It's all over but the crying for hapless Senators

2019-03-04 10:04:42China Daily Editor : Mo Hong'e ECNS App Download

The recent past, present and immediate future are all bleak for the Ottawa Senators, who fired coach Guy Boucher on Friday and replaced him with Marc Crawford.

On their way to missing the Stanley Cup playoffs for the fourth time in six years, the Senators dealt their top three forwards at last week's NHL trade deadline and, despite being dead last in the league, Ottawa has no chance at a top-three pick in the June draft because of a dumb deal last season.

Traded away in the past eight months were All-Star defenseman Erik Karlsson, along with forwards Mike Hoffman, Mark Stone, Matt Duchene and Ryan Dzingel.

What's left is growing uncertainty about how long it will take to rebuild a competitive team in Canada's capital.

For those left in the aftermath of last week's trades of Stone to Las Vegas and Duchene and Dzingel to Columbus, there will be lots of losing and plenty of hoping against hope that things will turn around.

"I knew there were going to be some aches and pains at some point and growing pains here," said Chris Tierney, who was part of the return when Karlsson was dealt to San Jose in September and is now Ottawa's top-scoring forward with 42 points.

"In years to come-I'm not sure, obviously, how long I'm going to be here-it's going to be fun watching this team grow and develop."

Right now isn't a whole lot of fun for the Senators, who scored just three goals in four games last week and were blown out 5-1 in Tampa Bay on Saturday.

Defenseman Thomas Chabot has been a bright spot in an otherwise lost season-made worse by having no hope of landing projected top draft pick Jack Hughes.

The Senators traded away their top first-round pick to get Duchene in a three-team deal in November 2017, so now the Colorado Avalanche could reap the benefits of taking Hughes.

"We're just going to see where it all falls into place at the end of the season," Avalanche general manager Joe Sakic said last week.

Colorado could have two picks before the Senators get to take a player with the selection they recouped last week from Columbus for Duchene.

And even if the all-in Blue Jackets somehow miss the playoffs and win the lottery for one of the top three picks, the Senators would have to wait until the 2020 draft.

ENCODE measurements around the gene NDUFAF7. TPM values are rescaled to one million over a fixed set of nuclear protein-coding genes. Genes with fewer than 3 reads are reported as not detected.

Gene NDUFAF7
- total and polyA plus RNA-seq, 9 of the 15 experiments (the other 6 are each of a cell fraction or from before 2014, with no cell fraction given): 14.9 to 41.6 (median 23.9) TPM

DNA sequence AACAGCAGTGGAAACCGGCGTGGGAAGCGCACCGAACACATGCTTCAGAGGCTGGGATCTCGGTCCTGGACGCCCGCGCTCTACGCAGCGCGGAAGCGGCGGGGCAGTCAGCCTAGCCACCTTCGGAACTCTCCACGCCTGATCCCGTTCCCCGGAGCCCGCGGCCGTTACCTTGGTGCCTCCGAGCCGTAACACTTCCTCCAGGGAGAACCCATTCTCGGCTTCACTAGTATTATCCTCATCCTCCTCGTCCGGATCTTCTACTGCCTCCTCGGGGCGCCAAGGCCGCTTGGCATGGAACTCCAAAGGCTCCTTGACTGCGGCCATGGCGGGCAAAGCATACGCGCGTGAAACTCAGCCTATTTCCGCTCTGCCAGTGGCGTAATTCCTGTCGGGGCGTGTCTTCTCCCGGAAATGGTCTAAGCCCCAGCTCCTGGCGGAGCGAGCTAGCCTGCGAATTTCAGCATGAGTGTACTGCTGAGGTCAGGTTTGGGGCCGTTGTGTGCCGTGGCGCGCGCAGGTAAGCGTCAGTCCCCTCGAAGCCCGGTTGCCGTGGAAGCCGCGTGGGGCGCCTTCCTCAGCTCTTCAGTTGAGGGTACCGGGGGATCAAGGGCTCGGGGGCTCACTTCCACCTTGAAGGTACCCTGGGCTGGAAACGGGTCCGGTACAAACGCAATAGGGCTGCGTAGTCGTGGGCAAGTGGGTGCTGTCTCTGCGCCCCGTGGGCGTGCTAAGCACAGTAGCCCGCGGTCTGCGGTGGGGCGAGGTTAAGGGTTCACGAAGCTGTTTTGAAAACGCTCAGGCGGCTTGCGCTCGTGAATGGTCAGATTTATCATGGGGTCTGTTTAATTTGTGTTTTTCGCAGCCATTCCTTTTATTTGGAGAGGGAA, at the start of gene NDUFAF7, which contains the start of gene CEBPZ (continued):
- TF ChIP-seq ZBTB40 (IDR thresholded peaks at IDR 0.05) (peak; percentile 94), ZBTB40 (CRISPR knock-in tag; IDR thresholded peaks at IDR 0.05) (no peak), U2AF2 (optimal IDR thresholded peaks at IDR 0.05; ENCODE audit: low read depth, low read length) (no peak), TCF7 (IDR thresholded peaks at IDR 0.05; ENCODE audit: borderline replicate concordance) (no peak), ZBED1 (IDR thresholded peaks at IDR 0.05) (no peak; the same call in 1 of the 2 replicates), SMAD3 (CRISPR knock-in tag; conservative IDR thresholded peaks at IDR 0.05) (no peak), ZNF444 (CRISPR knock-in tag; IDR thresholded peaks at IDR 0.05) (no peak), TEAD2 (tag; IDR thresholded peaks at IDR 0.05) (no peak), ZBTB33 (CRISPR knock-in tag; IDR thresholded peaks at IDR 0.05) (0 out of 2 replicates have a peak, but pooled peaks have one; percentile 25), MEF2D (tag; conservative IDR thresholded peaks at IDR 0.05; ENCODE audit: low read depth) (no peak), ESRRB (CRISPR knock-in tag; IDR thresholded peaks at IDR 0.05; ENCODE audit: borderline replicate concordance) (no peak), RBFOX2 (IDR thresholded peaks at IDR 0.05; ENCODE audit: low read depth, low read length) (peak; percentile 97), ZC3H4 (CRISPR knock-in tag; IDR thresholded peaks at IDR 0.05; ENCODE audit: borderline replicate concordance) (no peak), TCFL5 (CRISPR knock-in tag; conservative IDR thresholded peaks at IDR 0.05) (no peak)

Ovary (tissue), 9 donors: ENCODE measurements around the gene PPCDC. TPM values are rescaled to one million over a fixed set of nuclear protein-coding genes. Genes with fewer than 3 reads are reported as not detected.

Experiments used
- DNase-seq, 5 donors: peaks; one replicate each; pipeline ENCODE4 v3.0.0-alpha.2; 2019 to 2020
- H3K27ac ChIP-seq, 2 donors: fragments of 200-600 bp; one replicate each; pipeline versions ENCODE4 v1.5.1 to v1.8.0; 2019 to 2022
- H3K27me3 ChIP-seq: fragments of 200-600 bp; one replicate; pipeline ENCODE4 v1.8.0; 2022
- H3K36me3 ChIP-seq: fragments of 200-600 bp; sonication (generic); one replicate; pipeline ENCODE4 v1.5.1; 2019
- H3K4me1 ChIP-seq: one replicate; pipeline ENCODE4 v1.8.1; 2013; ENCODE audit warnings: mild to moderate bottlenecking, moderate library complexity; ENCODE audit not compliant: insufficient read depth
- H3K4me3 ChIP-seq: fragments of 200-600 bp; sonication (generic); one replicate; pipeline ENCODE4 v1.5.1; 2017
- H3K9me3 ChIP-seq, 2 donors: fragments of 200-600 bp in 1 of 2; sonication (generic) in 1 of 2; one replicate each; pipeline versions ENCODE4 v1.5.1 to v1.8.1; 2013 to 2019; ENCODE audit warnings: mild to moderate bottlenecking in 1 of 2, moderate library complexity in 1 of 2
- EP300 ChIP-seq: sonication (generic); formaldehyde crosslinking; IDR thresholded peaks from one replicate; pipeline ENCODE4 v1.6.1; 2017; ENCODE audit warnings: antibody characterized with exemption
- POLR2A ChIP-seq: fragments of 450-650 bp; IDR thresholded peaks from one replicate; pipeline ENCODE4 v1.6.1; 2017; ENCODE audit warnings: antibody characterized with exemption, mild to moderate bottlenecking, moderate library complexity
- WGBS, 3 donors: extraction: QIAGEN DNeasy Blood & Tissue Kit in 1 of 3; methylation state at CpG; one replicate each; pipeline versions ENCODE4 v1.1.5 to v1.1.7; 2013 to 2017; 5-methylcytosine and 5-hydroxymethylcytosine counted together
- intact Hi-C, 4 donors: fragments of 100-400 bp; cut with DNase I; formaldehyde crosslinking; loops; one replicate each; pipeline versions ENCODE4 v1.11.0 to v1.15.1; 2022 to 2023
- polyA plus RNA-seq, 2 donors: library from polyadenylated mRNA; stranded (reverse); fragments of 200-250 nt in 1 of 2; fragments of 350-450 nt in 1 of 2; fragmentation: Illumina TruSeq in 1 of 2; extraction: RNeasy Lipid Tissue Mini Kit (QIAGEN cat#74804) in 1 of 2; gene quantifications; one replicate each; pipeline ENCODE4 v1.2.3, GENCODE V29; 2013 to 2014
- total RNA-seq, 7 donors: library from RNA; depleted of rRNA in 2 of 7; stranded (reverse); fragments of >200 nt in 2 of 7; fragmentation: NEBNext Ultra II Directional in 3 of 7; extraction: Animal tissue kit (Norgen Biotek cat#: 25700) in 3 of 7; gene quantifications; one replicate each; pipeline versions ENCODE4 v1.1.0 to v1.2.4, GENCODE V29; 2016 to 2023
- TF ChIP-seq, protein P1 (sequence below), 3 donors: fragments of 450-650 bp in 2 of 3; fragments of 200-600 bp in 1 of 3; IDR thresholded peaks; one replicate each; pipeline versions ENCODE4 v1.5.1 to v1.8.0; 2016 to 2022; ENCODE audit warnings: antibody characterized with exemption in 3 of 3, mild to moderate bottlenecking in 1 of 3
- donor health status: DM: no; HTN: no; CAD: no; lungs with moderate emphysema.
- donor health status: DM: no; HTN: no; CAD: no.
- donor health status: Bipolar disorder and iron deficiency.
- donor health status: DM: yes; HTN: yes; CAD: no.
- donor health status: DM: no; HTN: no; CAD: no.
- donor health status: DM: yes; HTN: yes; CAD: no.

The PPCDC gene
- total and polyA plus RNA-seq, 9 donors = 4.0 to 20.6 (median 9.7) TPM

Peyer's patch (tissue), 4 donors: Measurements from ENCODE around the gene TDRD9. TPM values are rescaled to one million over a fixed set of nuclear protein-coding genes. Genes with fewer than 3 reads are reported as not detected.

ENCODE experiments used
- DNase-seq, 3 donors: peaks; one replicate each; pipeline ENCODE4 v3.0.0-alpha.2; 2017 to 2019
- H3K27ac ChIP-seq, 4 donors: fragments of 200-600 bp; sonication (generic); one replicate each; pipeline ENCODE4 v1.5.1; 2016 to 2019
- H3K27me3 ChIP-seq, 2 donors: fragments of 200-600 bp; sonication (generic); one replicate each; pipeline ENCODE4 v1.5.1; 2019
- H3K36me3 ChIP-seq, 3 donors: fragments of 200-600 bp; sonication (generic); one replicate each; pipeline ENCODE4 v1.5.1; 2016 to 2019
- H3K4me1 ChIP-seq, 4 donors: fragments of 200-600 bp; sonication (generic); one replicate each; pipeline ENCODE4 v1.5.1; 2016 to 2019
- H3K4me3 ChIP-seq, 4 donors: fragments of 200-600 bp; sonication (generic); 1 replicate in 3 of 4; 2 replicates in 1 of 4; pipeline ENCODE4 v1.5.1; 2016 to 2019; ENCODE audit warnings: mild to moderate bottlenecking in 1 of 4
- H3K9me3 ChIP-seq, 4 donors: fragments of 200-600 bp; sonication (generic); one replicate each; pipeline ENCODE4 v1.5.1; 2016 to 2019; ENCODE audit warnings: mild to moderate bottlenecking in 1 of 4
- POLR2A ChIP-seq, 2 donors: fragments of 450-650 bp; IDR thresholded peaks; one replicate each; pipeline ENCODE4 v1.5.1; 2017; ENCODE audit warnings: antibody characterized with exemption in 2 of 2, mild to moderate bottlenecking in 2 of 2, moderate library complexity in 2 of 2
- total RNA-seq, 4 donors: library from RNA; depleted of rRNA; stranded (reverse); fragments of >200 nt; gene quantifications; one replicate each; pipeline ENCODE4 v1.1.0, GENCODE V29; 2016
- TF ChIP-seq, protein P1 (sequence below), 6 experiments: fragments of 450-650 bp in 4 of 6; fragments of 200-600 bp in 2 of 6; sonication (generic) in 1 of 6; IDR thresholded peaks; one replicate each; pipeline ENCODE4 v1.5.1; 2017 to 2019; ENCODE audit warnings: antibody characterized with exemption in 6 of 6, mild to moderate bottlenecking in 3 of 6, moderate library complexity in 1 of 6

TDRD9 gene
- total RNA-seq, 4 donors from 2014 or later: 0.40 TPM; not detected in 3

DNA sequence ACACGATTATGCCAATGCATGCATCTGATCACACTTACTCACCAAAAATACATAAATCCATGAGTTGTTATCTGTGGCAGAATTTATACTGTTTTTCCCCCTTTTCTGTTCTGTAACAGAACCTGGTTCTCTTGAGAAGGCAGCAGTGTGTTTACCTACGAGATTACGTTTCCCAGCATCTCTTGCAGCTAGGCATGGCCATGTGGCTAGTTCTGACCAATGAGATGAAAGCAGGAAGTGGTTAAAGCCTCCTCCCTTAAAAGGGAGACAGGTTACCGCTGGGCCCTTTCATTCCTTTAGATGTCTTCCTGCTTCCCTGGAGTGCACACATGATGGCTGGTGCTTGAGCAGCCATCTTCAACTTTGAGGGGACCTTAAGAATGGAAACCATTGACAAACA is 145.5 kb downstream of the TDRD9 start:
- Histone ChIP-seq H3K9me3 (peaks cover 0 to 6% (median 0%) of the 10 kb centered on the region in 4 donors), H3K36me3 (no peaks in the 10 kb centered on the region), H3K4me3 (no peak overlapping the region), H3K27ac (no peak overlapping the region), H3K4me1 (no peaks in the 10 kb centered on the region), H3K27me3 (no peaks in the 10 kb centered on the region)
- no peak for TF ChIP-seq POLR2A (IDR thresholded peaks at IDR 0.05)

There's going to be lots of waiting for an organization that acquired 19-year-old defensive prospect Erik Brannstrom from Vegas in the deal for Stone and is counting heavily on Chabot and 2018 first-rounder Brady Tkachuk to continue developing into stars.

In the meantime, veterans understand it's their job to help set up the next generation.

"You've got to kind of block out that little voice in your head that might be telling you to kind of back off or take it easy," defenseman Mark Borowiecki said.

"You've got to sort of fight that human nature. Yeah, we want to help these guys grow and develop, these young guys, and that's our goal. But we still want to win games, too.

"Young guys are going to learn how to be winners in this league by winning. I get that there's a process to that, and we all know that. You're not going to go through a rebuild and win right off the hop."

Or probably any time soon.

Senators GM Pierre Dorion has amassed up to 17 picks in the first three rounds of the next three drafts, but that's a long time to have to wait.

Only five players are left from his team that went to Game 7 of the Eastern Conference final against Pittsburgh in 2017, and he's no stranger to turnover and the challenge of trying to make the most out of far less talent than the Senators had even a week ago.

"We've had quite a few days where the names changed day in, day out, and now that I know what the names are, then we'll try to create some consistency over the next weeks," said Dorion.

Consistency won't be measured over the next few weeks but over the coming months and years for the Senators, whose plans for a downtown arena are falling through and whose fan base is going from angry to apathetic.

Inside the locker room, players say they'll play for each other and try to squeeze as much out of the rest of the season as they can.

"We've just got to stick together and try to stay positive," Chabot said.

"Obviously it's not going to be easy. There's a lot of good teams in this league, but we're just trying to get better."


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